September 20, 2013
On March 11, 2011, a massive tsunami literally wiped out all power to Fukushima Daiichi units #1 through #4. All emergency power supplies to all four units were also wiped out. The result was three instances of meltdowns and three buildings destroyed by hydrogen explosions. However, F. Daiichi units #5 and #6 sat on a bluff about 10 feet higher in elevation. One emergency power supply diesel survived and kept all emergency cooling systems operational for both units. As a result, F. Daiichi units #5&6 were essentially undamaged and are now fully functional.
On Thursday, Prime Minister Shinzo Abe said he wants both units decommissioned. He explained why, “I want a decision to be reached on the scrapping of the Nos. 5 and 6 reactors so that TEPCO focuses on accident response matters.” (Mainichi Shimbun) “I will work hard to counter rumors questioning the safety of the Fukushima plant,” he added.While this may be seen as a reasonable request to Japan’s Press and nuclear critics around the world, I feel it is a big mistake that promises to have the opposite impact on Tokyo Electric Company’s focus on accident response.
The two undamaged units are being carried on Tepco’s books as assets. Such an enormous write-off threatens to complicate matters, rather than improve them. Tepco has posted more than $27 billion in net losses since the accident, largely because they have not been able to run any of their numerous undamaged nukes. The situation has been exacerbated by having to buy expensive foreign fossil fuels to operate gas-fired units that were not designed for continual operation. Currently, the company shows $7.5 billion in nuclear assets. By writing off F. Daiichi units #5&6, about $500 million in assets will vanish. This will unquestionably restrict Tepco’s ability to procure finances sufficient to maintain their current accident recovery effort. The cash-strapped utility needs all the financial clout it can muster just to maintain the status quo. The write-off can only diminish their financial capacity to clean up Fukushima. Further, by never having the ability to ever restart the two undamaged units Tepco’s long-term financial prospects will also take a severe hit. With less money over the next decade-or-so, the clean-up effort can only be worse than current plans might promise.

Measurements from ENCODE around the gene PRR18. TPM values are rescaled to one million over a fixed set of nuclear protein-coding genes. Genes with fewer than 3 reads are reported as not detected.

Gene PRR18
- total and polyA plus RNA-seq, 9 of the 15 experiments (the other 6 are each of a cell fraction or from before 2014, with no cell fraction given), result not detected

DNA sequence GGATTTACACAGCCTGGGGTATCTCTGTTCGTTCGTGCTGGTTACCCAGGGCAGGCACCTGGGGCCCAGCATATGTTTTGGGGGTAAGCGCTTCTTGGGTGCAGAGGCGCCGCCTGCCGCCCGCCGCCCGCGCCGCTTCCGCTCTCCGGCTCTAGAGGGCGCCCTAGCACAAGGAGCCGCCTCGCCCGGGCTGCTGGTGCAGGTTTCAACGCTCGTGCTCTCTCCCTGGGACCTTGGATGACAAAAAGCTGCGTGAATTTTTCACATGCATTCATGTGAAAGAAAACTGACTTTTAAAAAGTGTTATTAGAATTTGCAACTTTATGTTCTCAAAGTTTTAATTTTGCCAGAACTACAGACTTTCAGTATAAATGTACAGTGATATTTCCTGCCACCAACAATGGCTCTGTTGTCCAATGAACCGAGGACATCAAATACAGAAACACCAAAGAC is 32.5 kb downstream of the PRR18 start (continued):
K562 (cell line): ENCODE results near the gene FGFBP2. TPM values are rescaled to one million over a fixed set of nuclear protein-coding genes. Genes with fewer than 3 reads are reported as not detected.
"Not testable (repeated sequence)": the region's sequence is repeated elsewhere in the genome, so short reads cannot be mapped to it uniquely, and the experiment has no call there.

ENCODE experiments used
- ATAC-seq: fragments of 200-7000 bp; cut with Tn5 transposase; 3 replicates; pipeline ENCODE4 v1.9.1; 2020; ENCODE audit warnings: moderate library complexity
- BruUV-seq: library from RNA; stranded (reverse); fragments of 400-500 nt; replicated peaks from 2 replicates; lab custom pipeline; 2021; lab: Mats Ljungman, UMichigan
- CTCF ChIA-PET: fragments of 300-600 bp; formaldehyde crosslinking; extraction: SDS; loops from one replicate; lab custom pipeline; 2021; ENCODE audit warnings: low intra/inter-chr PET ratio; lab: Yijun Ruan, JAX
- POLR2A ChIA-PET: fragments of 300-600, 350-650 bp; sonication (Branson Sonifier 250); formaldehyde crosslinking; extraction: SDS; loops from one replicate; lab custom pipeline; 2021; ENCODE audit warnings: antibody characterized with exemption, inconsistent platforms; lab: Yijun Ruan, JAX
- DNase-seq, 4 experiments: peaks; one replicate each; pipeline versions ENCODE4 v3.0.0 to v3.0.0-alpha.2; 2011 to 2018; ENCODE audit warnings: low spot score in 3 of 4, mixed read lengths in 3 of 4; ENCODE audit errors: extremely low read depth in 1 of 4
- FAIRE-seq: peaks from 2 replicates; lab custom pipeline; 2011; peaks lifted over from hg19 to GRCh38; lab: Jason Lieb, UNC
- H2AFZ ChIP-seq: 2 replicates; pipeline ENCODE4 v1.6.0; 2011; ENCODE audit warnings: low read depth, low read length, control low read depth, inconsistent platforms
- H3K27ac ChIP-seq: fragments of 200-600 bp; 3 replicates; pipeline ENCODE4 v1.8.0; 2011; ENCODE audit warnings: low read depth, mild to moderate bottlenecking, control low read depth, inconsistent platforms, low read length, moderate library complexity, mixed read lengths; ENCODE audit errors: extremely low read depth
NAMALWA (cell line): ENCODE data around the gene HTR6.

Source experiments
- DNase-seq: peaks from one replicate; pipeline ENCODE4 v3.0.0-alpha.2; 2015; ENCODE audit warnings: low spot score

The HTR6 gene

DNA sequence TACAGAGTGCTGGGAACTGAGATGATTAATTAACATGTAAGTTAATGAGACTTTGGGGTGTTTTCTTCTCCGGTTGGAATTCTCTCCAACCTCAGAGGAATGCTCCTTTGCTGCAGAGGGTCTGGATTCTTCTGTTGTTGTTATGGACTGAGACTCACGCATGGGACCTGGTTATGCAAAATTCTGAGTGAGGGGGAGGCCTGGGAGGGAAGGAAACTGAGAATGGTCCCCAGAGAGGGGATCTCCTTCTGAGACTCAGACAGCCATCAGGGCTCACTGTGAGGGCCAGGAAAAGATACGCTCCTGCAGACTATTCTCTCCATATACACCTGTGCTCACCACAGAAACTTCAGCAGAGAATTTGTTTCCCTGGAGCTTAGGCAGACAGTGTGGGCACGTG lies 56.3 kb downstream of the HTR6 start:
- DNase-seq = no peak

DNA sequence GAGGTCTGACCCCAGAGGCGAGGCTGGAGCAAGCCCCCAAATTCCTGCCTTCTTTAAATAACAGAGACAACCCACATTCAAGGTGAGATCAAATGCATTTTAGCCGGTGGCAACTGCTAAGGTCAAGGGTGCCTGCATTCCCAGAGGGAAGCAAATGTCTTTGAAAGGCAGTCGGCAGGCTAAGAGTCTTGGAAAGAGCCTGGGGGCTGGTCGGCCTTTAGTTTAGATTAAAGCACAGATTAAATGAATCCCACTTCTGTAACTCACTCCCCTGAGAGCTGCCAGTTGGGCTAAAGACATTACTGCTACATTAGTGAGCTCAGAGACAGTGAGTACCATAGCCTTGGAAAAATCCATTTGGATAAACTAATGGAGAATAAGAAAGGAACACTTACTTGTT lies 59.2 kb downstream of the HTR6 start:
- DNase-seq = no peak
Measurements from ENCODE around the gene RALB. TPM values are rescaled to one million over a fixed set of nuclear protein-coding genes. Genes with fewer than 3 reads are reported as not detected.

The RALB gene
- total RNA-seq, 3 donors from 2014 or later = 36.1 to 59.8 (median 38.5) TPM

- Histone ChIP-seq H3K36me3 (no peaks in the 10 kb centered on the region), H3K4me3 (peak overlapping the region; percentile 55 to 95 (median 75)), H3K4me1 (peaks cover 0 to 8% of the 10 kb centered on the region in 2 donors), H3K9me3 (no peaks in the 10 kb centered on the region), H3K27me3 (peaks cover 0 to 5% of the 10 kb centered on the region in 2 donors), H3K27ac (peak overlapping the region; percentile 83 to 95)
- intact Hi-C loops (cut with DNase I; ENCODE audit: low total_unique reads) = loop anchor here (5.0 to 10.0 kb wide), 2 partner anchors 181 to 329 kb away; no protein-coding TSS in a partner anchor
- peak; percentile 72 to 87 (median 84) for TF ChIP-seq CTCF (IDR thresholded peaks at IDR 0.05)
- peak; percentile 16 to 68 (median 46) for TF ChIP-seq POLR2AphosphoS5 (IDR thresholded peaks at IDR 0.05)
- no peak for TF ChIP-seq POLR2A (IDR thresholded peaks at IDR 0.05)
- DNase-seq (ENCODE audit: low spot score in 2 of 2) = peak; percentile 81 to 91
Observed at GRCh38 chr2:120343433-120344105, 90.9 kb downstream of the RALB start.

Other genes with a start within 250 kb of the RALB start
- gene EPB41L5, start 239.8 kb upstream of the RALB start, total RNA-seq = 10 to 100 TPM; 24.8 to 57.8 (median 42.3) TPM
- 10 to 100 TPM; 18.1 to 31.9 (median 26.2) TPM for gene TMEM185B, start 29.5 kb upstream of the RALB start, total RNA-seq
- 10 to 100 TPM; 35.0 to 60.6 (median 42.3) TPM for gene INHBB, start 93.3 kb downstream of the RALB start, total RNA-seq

Abe’s short-sighted request seems to have caught many local and national officials by surprise. Industry Minister Motegi tried to support his boss saying that scrapping F. Daiichi 5&6 will provide more space to build additional wastewater storage tanks, which suggests that Tokyo expects current plans for purification and sea-release cannot be counted on. Regardless, the minister’s claim is a weak one. Motegi added that Tepco could use the two scraped units to train engineers and operators. This implies that Tepco’s current operator and engineering training centers are inadequate, which is a rather cavalier assumption. In both cases, it seems the minister is grasping for a way to provide more justification than Abe has given. On the local scene, Fukushima Gov. Yuhei Sato says Abe should have consulted him before going to the Press with the proposal to scrap the units. This is even stronger proof that Abe made his request literally “out of the blue”.
From the available record, it appears PM Shinzo Abe made his nuke-scrapping decision unilaterally; shooting from the hip, if you will. Thus, we can judge Abe’s decision to be ill-conceived and purely a matter of short-sighted political expediency. If Abe wants Tepco’s fullest-possible focus on F. Daiichi clean-up, he should rescind his request for decommissioning two fully-operational, economically-valuable nuclear plants.